When our Youth leaders set good examples and model the behavior that we want out of our Troop.. that is what we get.
There is nothing wrong with winning and losing. We can learn from both. There is everything wrong with not learning and not trying to learn, to push, and to find success.
I had a talk with a Scoutmaster about this a while ago. He said that “I bet they all march around and it’s all yes sir this and no sir that..” On the contrary.. In fact the Scouts in my Troop call me Jerry and we call them by their names. There is no marching, yelling, or military like behavior.. just a lot of fun and development. It is an environment that is comfortable, friendly, and leaves them wanting to come back.
At the end of each camp out we close with lessons learned, Start, Stop, and Continue. Today the Senior Patrol leader led the discussion with whole troop. As the next two camp outs will be up on the mountain, this camp out was a great opportunity to learn and get ready for the up coming outings. He had each Scout share one thing that needs to improve in the next 3 weeks. I listened as the Scouts really gave some thought to their answers. It was in some of the more experienced Scouts answers that I realized that they got it.. they are modeling expected behavior. They were critical of themselves and how they prepared for this camp out. The next one will be that much more successful.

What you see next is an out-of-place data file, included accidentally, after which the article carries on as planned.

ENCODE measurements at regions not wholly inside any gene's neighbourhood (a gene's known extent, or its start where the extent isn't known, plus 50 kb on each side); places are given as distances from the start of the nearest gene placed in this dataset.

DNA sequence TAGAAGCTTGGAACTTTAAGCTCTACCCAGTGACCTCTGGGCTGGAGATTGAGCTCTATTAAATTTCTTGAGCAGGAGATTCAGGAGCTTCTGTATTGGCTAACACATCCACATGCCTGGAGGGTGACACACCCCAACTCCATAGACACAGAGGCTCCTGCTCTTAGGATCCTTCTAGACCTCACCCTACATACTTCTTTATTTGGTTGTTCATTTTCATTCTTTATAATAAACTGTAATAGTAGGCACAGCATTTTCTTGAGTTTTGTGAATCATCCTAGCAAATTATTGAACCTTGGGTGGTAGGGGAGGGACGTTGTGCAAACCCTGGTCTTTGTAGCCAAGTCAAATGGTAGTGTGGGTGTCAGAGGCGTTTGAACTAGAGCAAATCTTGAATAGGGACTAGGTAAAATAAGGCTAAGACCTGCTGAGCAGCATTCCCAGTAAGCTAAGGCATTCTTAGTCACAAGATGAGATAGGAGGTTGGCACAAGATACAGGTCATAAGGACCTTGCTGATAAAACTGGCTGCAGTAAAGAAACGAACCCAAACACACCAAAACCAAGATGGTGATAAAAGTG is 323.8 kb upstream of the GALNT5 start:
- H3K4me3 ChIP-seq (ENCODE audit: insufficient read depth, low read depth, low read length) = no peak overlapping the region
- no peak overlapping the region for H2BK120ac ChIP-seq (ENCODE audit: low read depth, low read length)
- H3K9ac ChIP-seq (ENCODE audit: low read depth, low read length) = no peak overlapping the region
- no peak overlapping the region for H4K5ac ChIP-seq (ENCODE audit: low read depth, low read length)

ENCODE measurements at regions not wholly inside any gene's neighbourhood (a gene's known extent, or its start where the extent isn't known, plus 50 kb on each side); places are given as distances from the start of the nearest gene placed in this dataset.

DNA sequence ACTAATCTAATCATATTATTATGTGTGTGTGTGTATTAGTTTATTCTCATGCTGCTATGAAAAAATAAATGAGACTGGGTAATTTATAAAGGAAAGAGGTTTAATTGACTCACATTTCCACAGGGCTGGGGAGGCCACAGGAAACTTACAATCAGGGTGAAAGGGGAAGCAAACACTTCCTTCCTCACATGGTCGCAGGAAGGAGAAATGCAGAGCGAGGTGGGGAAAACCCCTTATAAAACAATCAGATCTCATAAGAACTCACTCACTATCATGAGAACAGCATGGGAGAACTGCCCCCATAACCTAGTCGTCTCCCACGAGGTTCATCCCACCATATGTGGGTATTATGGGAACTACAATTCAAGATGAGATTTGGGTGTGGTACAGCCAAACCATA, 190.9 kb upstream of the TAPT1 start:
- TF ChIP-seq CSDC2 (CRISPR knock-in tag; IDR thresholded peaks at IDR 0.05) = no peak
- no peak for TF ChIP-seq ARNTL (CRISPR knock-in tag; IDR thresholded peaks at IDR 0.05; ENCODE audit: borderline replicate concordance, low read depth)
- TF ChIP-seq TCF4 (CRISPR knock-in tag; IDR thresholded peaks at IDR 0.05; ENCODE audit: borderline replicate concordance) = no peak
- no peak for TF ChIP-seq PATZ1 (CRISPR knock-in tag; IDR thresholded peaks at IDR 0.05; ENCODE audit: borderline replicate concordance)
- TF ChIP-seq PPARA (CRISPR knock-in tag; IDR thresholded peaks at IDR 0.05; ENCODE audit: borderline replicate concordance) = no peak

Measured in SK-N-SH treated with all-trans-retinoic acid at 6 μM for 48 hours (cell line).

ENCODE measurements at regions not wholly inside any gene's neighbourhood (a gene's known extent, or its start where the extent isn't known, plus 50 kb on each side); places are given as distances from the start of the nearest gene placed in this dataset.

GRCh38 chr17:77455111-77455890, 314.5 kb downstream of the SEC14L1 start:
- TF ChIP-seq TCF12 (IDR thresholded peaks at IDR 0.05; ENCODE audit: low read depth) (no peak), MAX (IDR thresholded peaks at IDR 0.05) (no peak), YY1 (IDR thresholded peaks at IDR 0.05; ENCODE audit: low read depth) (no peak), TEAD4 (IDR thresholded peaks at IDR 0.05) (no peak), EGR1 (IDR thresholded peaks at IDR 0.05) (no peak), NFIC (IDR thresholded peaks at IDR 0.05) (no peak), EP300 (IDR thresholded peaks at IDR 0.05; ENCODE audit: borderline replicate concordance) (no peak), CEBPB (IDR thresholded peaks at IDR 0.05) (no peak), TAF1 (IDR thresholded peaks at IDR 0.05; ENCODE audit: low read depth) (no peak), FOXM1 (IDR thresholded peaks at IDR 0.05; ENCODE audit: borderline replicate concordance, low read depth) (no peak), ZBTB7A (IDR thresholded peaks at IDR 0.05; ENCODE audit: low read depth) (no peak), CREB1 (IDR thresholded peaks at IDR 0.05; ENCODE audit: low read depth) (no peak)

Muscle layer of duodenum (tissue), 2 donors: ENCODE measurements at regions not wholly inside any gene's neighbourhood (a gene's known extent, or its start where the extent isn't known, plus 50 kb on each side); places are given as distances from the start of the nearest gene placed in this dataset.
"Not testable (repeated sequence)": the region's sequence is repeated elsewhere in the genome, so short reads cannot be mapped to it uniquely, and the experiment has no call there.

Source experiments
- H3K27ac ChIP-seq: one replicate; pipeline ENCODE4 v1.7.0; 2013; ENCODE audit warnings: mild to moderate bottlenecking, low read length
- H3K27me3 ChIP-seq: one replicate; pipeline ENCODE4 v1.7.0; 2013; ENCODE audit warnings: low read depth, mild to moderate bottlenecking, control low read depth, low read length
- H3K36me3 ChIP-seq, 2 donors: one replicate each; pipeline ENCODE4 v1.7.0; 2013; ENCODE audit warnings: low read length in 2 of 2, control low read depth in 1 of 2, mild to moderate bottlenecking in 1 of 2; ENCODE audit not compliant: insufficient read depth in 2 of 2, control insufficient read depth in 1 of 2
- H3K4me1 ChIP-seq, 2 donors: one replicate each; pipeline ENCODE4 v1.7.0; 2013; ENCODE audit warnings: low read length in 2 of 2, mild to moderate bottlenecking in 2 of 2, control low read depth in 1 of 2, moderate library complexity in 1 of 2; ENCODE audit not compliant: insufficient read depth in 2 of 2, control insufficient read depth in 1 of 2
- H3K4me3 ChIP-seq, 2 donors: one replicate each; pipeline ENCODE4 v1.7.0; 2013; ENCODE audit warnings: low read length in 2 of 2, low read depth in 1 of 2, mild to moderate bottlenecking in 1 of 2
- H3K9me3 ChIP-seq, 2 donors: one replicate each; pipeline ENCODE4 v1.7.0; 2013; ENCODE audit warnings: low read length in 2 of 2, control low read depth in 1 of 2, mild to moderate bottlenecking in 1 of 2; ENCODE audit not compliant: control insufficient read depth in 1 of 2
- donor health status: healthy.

Expect more.. get more.
Have a Great Scouting Day!
Yep… that’s a lengthy title and I really do not want this to become a rant, BUT… it seems that I get in an inordinate amount of emails reminding me that we are working with boys and that these boys are not responsible enough to do this or that. They are not responsible or skilled enough to participate in this or another thing. Recently I was reminded that in my video that I talked about how I am carrying my fuel now that the G2SS suggests that fuel be carried in the original container or a container suitable for the use of carrying fuel. And I agree that is what the G2SS says. And here is the rub.
When you really look at most of the “Prohibitions” in Scouting they are place, not really for safety or to reinforce Scouting’s values. They are in place for the lowest common denominator. They are in place to protect, not the BSA, but ourselves. And why do we need them? Well, because people are not smart enough to know that coffee is hot and when it spills on you, you get burned. Every McDonalds coffee cup tells you so… why? Because people are not smart enough to figure it out.. the lowest common denominator.
The Boy Scouts of America has a certain level of protection that it must put in place so it does not get sued.. I get that. But there are common practices in the Backpacking world and elsewhere that look at the BSA and shake their heads in disbelief at the “old School” ways it is stuck in. That is but one example but to the point I am trying to make…